that which won’t die

On his blog yesterday (in “That which is restrictive”), Stan Carey reported that on Monday

The Guardian’s Mind your language blog firmly advocated the that/which pseudo-rule.

(that is, use the relativizer that for restrictive relatives, which for non-restrictives). Carey attacked the pseudo-rule on the Guardian’s blog and expanded his critique in yesterday’s (excellent) posting on his own blog. His wry postscript:

My comments at The Guardian helped convert at least one editor. This morning, I received confirmation of a second. One more, and I’ll call it a trend.

We can hope. Though some days it seems like a hopeless battle. Especially while the pseudo-rule propagates itself through the schools.

Back on August 5th, the school my grand-daughter goes to (Bowman International School, a Montessori school, in Palo Alto) sent out its weekly newsletter The Friday Note with an interview with Opal (each week, students from different classes are interviewed by the newsletter staff — some upper elementary school students), plus one with upper elementary students Tina and Henry, who reported:

I went to a Language Arts lesson and it was fun. We learned the difference between “that” and “which”. We were taught when it is appropriate to use “that” and “which”. You use “which” in a clause and you use “that” to describe something in detail. In math this week I did follow up work on mean, median and mode. Mean is when you add all the numbers in the set and divide the numbers in a set. Mean is another word for average. Median is where you line all the numbers in the set from least to greatest and you pick the number that lies in the middle. Mode is the most frequent number in the set.

The kids explain mean, median, and mode clearly, but the lesson on that and which is seriously balled up. It’s upsetting that Fowler’s Rule is being taught to elementary school kids as fact, and possibly more upsetting that the prescription seems to have been mangled in transmission; I’d guess that what the kids carried away from the lesson was only that there’s something wrong with which. Many sighs.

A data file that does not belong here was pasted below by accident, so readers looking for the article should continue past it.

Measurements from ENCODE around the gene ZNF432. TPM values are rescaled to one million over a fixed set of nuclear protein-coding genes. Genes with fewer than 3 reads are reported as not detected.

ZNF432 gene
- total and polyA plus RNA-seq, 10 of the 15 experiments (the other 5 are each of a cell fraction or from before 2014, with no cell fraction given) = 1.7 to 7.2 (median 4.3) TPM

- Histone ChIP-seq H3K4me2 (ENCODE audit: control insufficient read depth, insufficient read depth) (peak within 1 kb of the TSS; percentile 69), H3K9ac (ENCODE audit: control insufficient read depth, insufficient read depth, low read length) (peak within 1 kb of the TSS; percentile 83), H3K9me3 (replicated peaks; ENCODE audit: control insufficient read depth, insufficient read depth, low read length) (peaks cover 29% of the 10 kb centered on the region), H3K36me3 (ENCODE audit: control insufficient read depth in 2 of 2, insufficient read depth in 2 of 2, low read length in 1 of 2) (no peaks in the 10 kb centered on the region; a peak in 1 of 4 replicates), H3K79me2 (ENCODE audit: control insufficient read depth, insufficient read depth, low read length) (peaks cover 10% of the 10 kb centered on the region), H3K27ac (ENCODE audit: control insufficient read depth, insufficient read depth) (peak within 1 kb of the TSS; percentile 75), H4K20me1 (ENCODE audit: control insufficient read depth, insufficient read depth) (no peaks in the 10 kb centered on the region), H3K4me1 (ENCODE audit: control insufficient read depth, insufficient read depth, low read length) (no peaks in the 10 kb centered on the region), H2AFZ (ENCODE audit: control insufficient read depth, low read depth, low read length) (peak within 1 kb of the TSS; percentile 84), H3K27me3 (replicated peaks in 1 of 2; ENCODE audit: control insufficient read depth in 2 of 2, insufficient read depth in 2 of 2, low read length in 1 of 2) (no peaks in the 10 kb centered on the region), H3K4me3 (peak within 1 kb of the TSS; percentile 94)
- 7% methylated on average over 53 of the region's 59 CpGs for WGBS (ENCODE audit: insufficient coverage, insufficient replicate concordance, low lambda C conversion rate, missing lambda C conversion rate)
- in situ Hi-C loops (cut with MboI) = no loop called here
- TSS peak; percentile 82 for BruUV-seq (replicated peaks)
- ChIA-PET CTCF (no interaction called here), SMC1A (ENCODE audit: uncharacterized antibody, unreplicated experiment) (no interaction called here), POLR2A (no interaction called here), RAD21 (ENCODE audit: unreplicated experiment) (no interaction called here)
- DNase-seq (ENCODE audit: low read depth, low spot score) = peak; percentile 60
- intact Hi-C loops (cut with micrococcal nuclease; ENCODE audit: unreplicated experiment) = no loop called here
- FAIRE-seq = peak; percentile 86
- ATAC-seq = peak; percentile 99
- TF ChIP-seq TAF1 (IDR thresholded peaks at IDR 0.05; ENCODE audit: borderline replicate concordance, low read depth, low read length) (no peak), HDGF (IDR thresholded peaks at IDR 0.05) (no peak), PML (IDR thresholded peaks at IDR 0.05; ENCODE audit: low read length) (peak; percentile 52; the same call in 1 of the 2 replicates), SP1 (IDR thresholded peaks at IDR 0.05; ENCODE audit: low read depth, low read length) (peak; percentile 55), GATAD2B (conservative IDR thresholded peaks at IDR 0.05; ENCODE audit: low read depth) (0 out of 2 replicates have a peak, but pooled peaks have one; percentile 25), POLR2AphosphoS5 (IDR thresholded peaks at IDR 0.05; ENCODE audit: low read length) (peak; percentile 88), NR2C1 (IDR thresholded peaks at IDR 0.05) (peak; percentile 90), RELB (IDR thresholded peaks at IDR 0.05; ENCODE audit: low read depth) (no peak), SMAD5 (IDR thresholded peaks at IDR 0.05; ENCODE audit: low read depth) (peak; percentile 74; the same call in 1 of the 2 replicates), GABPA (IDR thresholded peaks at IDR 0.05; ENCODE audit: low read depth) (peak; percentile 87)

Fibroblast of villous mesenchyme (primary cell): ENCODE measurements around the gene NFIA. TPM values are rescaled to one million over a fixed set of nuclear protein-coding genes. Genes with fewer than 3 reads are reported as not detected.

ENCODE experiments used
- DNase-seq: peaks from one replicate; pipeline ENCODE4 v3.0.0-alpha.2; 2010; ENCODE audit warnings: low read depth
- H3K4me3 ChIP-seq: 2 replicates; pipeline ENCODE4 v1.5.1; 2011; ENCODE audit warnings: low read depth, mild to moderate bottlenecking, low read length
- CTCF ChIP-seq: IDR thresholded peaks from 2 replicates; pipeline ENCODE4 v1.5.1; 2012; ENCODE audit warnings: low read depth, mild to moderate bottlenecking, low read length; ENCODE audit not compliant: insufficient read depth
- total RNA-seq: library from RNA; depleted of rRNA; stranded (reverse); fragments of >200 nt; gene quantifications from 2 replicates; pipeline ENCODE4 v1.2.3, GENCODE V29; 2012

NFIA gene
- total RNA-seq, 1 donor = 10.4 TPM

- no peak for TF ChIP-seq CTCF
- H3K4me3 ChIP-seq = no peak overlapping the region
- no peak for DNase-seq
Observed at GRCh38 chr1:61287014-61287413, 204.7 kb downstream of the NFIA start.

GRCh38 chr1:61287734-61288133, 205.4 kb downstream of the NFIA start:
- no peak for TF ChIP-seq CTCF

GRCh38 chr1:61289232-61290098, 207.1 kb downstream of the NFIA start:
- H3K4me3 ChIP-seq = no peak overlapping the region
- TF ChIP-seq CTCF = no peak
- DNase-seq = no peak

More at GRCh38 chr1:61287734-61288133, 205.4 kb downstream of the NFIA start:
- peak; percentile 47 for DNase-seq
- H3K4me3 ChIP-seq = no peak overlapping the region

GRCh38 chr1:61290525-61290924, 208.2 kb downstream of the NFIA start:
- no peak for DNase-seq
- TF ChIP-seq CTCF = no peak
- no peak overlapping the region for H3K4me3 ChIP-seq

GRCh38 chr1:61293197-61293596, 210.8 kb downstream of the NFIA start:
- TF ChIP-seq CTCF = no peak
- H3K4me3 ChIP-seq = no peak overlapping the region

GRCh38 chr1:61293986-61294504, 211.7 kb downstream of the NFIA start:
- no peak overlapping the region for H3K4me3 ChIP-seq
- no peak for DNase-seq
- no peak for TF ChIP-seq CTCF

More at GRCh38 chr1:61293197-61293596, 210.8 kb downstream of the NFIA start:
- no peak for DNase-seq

11 Responses to “that which won’t die”

  1. Jonathon Says:

    I’d say it’s definitely more upsetting that they’re being taught such a bungled version. Learning the rule accurately is a waste of time, in my opinion, but it won’t impair anyone’s writing. But this sort of teaching will probably just leave a lot of students with nervous cluelessness, as Geoffrey Pullum likes to call it.

  2. arnold zwicky Says:

    From Robert Coren on Google+:

    Several decades ago, my workplace had a tech writer who was a serious which-hunter, and she had so terrorized at least one of the developers that he produced a draft that avoided “which” entirely, using “that” even in non-restrictive clauses, resulting in pretty much unreadable, or at least incomprehensible, prose.

  3. John Lawler Says:

    I hope you’ve set Opal straight about the zombie which/that rule. If she needed straightening, that is. Can’t do much about the other kids,though (and in a Montessori school, at that — for shame!). *Sighs also*

  4. the ridger Says:

    OTOH, given that what she said was “You use “which” in a clause and you use “that” to describe something in detail.” she may only think they’re not interchangeable, not that “which” has ‘something wrong’ with it.

    That’s too bad, of course, but it’s not as bad as it could be.

    I just noticed today that David Crystal, in “Rediscover Grammar”, doesn’t address “that vs. which”, but he does say to use “who” instead of “which” for people…

  5. which/that « Arnold Zwicky's Blog Says:

    [...] 10/19/11: that which won’t die (link): with a link to Stan Carey’s blog, and from there to John McIntyre  and Arrant [...]

  6. substuff Says:

    They teach grammar at school, now? Cripes. I kind of enjoyed working it out for myself.

  7. That which is restrictive « Sentence first Says:

    [...] Zwicky, following up on this post, laments what may be “a hopeless battle”. He supplies an example of the pseudo-rule being taught to school [...]

  8. Punctuating relatives « Arnold Zwicky's Blog Says:

    [...] misguided which-avoidance can lead to unfortunate results, as Robert Coren noted in a comment on one of my recent which postings: Several decades ago, my workplace had a tech writer who was a serious which-hunter, and she had so [...]

  9. Notes from school « Arnold Zwicky's Blog Says:

    [...] restrictive relativizer that) — despite the fact that at least one teacher in the school proscribes it. Readers of Language Log and this blog will remember that my linguistics crew deprecates this [...]

  10. Annals of non-restrictive ‘that’ « Sentence first Says:

    [...] Normally which does this job. (Which is also fine in restrictive clauses, by the way, despite the pseudo-rule that forbids it. The first link explains the [...]

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